Ellen Lloyd - AncientPages.com - In Celtic mythology Taranis was the mighty god of thunder. In Welsh and Breton the word for thunder is taran. Taranis is not as famous as Thor, the Norse god of thunder, Perun, the Slavic god who is also associated with thunder, or Indra, the Vedic god who is frequently depicted holding and using vajra, a terrifying, light throwing thunderbolt.
Taranis As A Celtic God Of Thunder
Nevertheless, ancient Roman inscriptions reveal Taranis was once worshiped by the Celtsas a deity with authority over weather and the sky in general. He was identified with the ancient Roman god Jupiter, who was associated with thunder, lightning, and storms. In addition to this, there is evidence Taranis was also the Celtic wheel god.
Left: Taranis (Jupiter with wheel and thunderbolt), Le Chatelet, Gourzon, Haute-Marne, France. Credit: Public Domain. Right: Golden Celtic wheel with symbols, Balesme, Haute-Marne. Musée d'Archéologie Nationale. Credit: Public Domain
Based on archaeological findings it has been established that Taranis was worshipped not only in Gaul, Britain and Ireland, but also in regions like Rhineland and Danube.
It is difficult to determine the importance of Taranis, but Lucan, the first Roman poet considered him one of the three most dominant Celtic deities. Unfortunately, there are few surviving inscriptions and those that have been found are geographically widespread, making it hard to say how much attention the Celts payed to Taranis.
“At Tours and Orgon (both France) dedications to ‘Thunder’ were probably intended as references to this deity. The same probably applied to dedications to the ‘Thunderer’ at Böckingen and Godramstein (western Germany) and also at Scardona (Croatia).
This last inscription, along with another from Thauron (France), explicitly equated Taranis with Jupiter.”
“Taranis may also have had connections with the Underworld since a medieval monastic commentator on Lucan (living in Berne, Switzerland) equated Taranis with Dis Pater (or Pluto), the god of the Underworld.” 1
Dangerous Cult Of Taranis
Lucan also explained followers of Taranis belonged to a cruel cult that practiced human sacrifices.
“The human victims were in the first place propitiatory, to appease angry gods, but they were also offered for thanksgiving. Even wives and children were sacrificed before a battle to ensure victory. Prisoners were immolated after a victory in thanksgiving to the gods—Lucan speaks of the cruel sacrifices offered by tribes in Gaul dwelling between the Seine and the Loire to such deities as Teutatis, Esus, and Taranis. Cæsar says that persons in extreme sickness or who are exposed to the perils of war, sacrifice human victims or vow to do so, employing the Druids to carry out the rite.
Gundestrup cauldron, created between 200 BCE and 300 CE, is thought to have a depiction of Taranis on the inner wall of cauldron. Credit: Public Domain.
They believe that unless a life is given for a life the majesty of the immortal gods cannot be appeased. Such sacrifices were made by private individuals or in public ceremonies. He speaks of one public ceremony which for horror cannot be surpassed. Figures of immense size, their limbs made of wicker, were filled with human victims, and set on fire. The victims pleasing to the gods were thieves or other criminals. 2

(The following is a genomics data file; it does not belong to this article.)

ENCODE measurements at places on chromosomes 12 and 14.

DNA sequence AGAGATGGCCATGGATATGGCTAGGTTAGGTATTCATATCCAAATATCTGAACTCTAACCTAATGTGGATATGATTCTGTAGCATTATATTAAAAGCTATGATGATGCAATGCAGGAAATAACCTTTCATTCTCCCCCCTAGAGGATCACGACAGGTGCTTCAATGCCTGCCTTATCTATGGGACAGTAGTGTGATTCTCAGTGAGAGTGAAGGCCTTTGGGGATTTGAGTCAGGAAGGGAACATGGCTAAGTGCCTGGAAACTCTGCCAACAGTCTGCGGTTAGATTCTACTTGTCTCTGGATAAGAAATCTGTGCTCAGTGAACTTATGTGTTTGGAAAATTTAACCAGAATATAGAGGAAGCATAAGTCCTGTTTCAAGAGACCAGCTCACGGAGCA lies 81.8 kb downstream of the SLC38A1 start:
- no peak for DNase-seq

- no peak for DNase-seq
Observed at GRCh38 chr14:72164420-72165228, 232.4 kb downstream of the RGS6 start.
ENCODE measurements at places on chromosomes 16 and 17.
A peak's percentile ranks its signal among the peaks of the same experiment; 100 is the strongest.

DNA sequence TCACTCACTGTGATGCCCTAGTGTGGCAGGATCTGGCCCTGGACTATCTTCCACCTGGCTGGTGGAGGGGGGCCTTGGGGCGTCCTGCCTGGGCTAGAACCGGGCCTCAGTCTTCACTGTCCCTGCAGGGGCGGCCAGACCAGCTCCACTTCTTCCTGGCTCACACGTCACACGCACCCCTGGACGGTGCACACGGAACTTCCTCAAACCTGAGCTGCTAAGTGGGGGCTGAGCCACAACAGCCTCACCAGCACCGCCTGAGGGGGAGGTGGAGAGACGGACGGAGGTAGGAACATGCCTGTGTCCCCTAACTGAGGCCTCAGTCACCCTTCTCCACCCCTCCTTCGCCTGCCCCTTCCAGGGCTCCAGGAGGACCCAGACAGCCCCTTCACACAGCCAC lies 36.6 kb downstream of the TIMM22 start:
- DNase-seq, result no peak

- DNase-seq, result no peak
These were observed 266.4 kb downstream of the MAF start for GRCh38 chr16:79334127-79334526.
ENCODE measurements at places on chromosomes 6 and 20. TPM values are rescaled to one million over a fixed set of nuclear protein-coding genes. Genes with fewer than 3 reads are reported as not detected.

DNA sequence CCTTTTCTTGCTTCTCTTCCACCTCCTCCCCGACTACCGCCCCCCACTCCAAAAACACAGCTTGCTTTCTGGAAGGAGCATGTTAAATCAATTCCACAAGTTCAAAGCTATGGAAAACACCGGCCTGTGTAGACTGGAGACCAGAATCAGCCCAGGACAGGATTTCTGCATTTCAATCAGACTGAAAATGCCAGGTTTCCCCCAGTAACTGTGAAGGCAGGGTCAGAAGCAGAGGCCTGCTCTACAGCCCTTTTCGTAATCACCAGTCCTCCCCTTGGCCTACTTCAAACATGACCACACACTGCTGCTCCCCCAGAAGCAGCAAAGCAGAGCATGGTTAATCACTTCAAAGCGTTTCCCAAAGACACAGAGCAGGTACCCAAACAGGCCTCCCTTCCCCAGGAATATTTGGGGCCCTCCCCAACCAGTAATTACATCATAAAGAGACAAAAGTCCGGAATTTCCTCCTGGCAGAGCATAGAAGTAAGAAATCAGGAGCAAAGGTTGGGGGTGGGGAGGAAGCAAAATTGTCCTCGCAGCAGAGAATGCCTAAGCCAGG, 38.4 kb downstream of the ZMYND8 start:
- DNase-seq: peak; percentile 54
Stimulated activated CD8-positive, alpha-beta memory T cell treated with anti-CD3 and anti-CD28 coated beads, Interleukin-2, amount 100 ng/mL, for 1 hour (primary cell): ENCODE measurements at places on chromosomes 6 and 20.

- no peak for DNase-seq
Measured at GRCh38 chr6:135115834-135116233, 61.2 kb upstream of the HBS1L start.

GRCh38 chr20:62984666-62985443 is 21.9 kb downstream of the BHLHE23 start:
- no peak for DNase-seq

Taranis was usually depicted as bearded god with a thunderbolt in one hand and a wheel in the other.
Taranis As A Celtic Wheel God
His connection to the wheel is quite interesting. The wheel was an important Celtic symbol often depicted on coins, but it can also be found on the beautiful Gundestrup Cauldron, a magnificent vessel made from richly decorated plates of silver that were assembled into a single cauldron.
Archaeologists have unearthed thousands of votive wheels called Rouelles in sanctuaries in Belgic Gaul. It is believed these ancient artifacts dating from 50 B.C. to 50 C.E. correspond to the cult of Taranis.
One of the reasons why so many votive wheels have been found in sanctuaries is because a wheel could represent a full chariot. As the chariot was the vehicle of the celestial gods, it was also associated with the Sunand Moon.
Votive wheels called Rouelles. Credit: Public Domain
As previously mentioned, many “depictions of the God-of-the-Wheel resemble Jupiter and they bear his attributes of eagle and thunderbolt. The wheel as a symbol is certainly Celtic rather than Roman. Therefore, in both a literary source and in iconography, a Celtic divinity has been “equated” with a classical one. If the Celtic version of Jupiter was named Taranis and if a Celtic attribute appears on archaeological depictions of the Roman god, it seems not unreasonable to suppose that these archaeological representations must symbolize a Celto-Roman deity who was very possibly referred to by his worshippers as “Jupiter-Taranis’”. 3
Very few inscriptions to Taranis have been unearthed making him a rather obscure god, but it doesn’t necessarily mean he was insignificant to our ancestors.